Europe is losing it in Afghanistan
The crisis in Afghanistan is proving a point the Eurocrat has made repeatedly: Europe is struggling to build a common foreign policy.
The first time Brussels – by mouth of Commission President Ursula Von der Leyen and Council President Charles Michel - addressed the press after things went pear-shaped in Afghanistan was almost a week after the Taliban took Kabul. That didn’t stop the pair from welcoming a first group of evacuees in Madrid this weekend. Pictures of the visit were no doubt prettier than the scenes on the ground at Kabul airport, where thousands of desperate Afghans are trapped between the Taliban and the US.
Von der Leyen and Michel have sent a few tweets about Afghanistan, while Josep Borrell, chief of the EU’s diplomacy, coordinated with the governments in the background. Communication matters especially in times of crisis, and it is hard to believe in any ambition for the EU to play a bigger role on the international stage when its leaders remain silent just when one of the West’s main geopolitical missions so far this century is falling apart.
While Von der Leyen – who has pledged to run a “geopolitical Commission” - was nowhere to be seen, French President Emmanuel Macron and German Chancellor Angela Merkel addressed their people about the debacle. Merkel called for an extraordinary meeting of the European Council to coordinate what countries are doing – but no word from Michel yet either.
The crisis in Afghanistan exposes the shortcomings of EU foreign policy yet again. That became clearest when countries asked Washington to stay in Kabul beyond a self-imposed 31 August deadline to give Europe more time to evacuate its own people and Afghan staff.
Not all EU countries are members of NATO, so not all of them took part in the twenty-year-long war. That also means not everybody is going to be willing to pay for the mess that others have made. Yet all of them will face the geopolitical consequences of the failure in Afghanistan.
A Western debacle
While Europe has not come up with a single view on Afghanistan, Borrell was one high-level politician not to mince his words. Accepting that the war was lost, he admitted the withdrawal had proven to be a catastrophe “for the Afghan people, Western values and credibility and the international community,” going as far as questioning the US version of events.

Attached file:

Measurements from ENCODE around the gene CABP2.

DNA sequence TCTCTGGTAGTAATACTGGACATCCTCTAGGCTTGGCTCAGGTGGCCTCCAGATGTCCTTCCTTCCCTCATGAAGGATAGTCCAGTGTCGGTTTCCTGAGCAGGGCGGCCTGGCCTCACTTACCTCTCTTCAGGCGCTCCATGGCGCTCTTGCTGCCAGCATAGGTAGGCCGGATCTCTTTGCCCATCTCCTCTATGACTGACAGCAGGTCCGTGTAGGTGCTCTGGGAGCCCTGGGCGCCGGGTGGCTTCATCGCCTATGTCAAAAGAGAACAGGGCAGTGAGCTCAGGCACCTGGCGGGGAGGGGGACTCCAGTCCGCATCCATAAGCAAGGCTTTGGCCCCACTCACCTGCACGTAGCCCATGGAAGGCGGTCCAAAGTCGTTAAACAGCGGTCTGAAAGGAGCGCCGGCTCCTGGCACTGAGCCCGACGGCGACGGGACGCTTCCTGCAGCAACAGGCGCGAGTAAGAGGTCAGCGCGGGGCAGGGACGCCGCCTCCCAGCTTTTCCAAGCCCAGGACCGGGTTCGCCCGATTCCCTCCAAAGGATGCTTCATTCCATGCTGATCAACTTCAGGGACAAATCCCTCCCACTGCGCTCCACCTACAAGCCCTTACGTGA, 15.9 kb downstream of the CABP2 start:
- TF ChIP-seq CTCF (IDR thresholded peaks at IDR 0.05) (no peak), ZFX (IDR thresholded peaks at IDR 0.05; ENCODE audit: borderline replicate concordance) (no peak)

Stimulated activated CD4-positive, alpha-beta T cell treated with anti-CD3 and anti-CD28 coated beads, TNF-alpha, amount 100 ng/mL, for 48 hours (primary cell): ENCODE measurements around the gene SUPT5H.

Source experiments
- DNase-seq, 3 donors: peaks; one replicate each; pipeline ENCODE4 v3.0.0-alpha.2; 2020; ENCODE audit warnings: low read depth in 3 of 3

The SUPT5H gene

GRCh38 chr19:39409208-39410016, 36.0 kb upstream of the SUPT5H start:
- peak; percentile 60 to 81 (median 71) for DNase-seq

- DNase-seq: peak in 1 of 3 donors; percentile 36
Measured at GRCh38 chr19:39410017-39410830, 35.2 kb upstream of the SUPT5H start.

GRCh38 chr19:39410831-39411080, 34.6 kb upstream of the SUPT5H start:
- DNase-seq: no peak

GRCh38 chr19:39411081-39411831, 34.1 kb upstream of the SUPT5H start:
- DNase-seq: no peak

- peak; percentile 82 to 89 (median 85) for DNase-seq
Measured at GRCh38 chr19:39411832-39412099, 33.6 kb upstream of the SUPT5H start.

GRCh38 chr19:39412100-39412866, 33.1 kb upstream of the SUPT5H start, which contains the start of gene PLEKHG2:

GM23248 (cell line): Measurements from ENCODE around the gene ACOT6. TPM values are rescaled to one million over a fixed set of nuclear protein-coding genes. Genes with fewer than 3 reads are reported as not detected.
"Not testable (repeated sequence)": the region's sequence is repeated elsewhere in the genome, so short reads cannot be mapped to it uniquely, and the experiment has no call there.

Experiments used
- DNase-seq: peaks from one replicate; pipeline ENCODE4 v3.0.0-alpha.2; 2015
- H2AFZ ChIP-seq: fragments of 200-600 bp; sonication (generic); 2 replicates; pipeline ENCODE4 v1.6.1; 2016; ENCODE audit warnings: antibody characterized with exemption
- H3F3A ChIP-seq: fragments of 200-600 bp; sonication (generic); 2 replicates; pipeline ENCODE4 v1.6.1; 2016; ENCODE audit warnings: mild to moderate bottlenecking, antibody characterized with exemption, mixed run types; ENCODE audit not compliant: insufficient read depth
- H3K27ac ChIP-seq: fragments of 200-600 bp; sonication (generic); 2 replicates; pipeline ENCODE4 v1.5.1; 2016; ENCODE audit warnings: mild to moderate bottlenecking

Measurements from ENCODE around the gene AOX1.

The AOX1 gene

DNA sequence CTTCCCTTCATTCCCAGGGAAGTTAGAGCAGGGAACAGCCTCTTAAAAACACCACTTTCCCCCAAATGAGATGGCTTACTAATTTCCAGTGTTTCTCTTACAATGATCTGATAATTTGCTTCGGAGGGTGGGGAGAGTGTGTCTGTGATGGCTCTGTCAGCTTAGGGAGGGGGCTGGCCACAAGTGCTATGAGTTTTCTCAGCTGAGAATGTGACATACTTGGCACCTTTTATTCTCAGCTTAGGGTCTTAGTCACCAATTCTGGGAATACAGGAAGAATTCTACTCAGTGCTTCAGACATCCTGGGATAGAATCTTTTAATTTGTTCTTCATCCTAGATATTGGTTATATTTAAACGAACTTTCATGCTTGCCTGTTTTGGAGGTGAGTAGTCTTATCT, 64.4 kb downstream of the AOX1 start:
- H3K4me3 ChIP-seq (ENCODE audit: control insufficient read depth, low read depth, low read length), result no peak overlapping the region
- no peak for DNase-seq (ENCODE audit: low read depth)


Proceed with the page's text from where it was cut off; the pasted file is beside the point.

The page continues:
Afghanistan taught the EU the hard way that it cannot rely on a single powerful ally for its foreign policy. It has done so for decades, which has made it far too dependent on Washington. The consequences of that lack of independence are clear now that US President Joe Biden is neatly implementing an Afghanistan policy that his predecessor Donald Trump – widely detested in Europe – had laid out in words. There is hardly any difference between the two.
The Union needs to act quickly and decide what relation they want with a Taliban-controlled Afghanistan, Borrell has said. Otherwise, China and Russia will rapidly take advantage of the power vacuum and win influence in a highly strategic region.
Ghosts of 2015
The Afghan crisis will put Europe’s unity to test again on other fronts too. Many fear a new refugee crisis like the one the world witnessed in 2015, when over a million people hastily fled to Europe to escape the war in Syria. Afghanistan’s population is much poorer and the country is far away. Yet the fall of Kabul has rekindled debate in the EU. If you thought Europe failed to live up to its role as a humanitarian actor back then, the picture does not look much better now.
Many governments – beyond the usual suspects of Hungary, Poland and Czechia - are reluctant to take people in at all. Days before the Taliban took the Afghan capital, Austria, Belgium, Denmark, Germany, Greece, and The Netherlands asked the Commission to ensure that asylum seekers whose requests have failed will be deported – even to Afghanistan. On Sunday, Austrian chancellor Sebastian Kurz said his country had already done its part, hosting 44,000 Afghans already and not willing to take more in. Slovenia’s Janez Jansa, who holds the rotating presidency of the Council, warned the EU would not open humanitarian corridors to help refugees, prompting anger from the European Parliament but not from his colleagues at the European Council.
Even reaching an agreement on taking up the modest groups of Afghans who worked for Western governments will be hard. Spain has volunteered to serve as a hot spot for the first evacuees, though Borrell – who is Spanish – has said that was a struggle as well. What the EU wants to avoid at all cost, is a collapse of the system and it is desperately trying to convince countries that they need to be prepared. Yet when it comes to refugees, the only thing governments seem to agree on is the need to strengthen their outside borders.